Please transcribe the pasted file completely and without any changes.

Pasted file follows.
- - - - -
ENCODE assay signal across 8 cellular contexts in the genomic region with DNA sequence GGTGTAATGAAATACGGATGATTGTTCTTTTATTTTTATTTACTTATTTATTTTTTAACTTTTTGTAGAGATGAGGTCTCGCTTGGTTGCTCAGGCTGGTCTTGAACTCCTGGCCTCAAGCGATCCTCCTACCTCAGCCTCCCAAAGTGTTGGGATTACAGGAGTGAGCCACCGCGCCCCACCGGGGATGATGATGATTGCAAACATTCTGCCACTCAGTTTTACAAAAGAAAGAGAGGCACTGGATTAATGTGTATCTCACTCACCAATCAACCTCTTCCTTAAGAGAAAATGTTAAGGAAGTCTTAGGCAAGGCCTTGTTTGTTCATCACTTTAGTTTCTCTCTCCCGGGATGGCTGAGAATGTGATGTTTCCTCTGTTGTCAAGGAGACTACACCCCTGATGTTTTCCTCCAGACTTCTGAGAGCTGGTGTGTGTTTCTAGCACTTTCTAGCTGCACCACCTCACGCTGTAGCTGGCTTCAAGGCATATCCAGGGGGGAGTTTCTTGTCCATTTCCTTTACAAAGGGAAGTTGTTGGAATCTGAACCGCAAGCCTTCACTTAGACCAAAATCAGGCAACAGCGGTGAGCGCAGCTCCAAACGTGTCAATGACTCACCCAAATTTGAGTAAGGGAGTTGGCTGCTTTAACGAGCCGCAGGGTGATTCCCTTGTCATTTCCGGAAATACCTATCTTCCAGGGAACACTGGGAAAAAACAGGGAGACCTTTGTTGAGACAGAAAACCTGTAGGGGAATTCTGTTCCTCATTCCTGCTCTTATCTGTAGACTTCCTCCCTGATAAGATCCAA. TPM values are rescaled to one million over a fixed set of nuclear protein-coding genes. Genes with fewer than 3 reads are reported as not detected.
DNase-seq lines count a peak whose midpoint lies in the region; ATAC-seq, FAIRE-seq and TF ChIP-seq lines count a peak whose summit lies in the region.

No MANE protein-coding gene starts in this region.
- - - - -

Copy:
ENCODE assay signal across 8 cellular contexts in the genomic region with DNA sequence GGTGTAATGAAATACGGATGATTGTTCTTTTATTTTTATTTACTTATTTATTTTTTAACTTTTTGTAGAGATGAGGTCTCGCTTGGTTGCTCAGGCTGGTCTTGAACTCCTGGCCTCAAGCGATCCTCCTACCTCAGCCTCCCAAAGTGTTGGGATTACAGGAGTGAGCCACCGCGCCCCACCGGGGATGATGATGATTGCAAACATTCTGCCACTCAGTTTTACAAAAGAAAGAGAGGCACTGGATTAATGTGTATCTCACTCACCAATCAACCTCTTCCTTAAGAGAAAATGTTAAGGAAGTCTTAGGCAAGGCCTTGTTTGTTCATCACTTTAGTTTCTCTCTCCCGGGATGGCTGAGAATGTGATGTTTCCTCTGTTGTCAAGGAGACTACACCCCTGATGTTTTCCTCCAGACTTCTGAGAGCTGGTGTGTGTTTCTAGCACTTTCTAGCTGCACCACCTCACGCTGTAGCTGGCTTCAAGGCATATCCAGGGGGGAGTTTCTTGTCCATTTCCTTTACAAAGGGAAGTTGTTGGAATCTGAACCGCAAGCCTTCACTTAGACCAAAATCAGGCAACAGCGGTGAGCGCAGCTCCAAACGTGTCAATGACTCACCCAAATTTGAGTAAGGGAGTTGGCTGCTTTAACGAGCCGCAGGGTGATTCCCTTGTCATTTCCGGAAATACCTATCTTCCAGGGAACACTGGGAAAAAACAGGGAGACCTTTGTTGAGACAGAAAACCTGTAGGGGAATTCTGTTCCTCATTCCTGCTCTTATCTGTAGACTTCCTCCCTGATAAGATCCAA. TPM values are rescaled to one million over a fixed set of nuclear protein-coding genes. Genes with fewer than 3 reads are reported as not detected.
DNase-seq lines count a peak whose midpoint lies in the region; ATAC-seq, FAIRE-seq and TF ChIP-seq lines count a peak whose summit lies in the region.

No MANE protein-coding gene starts in this region.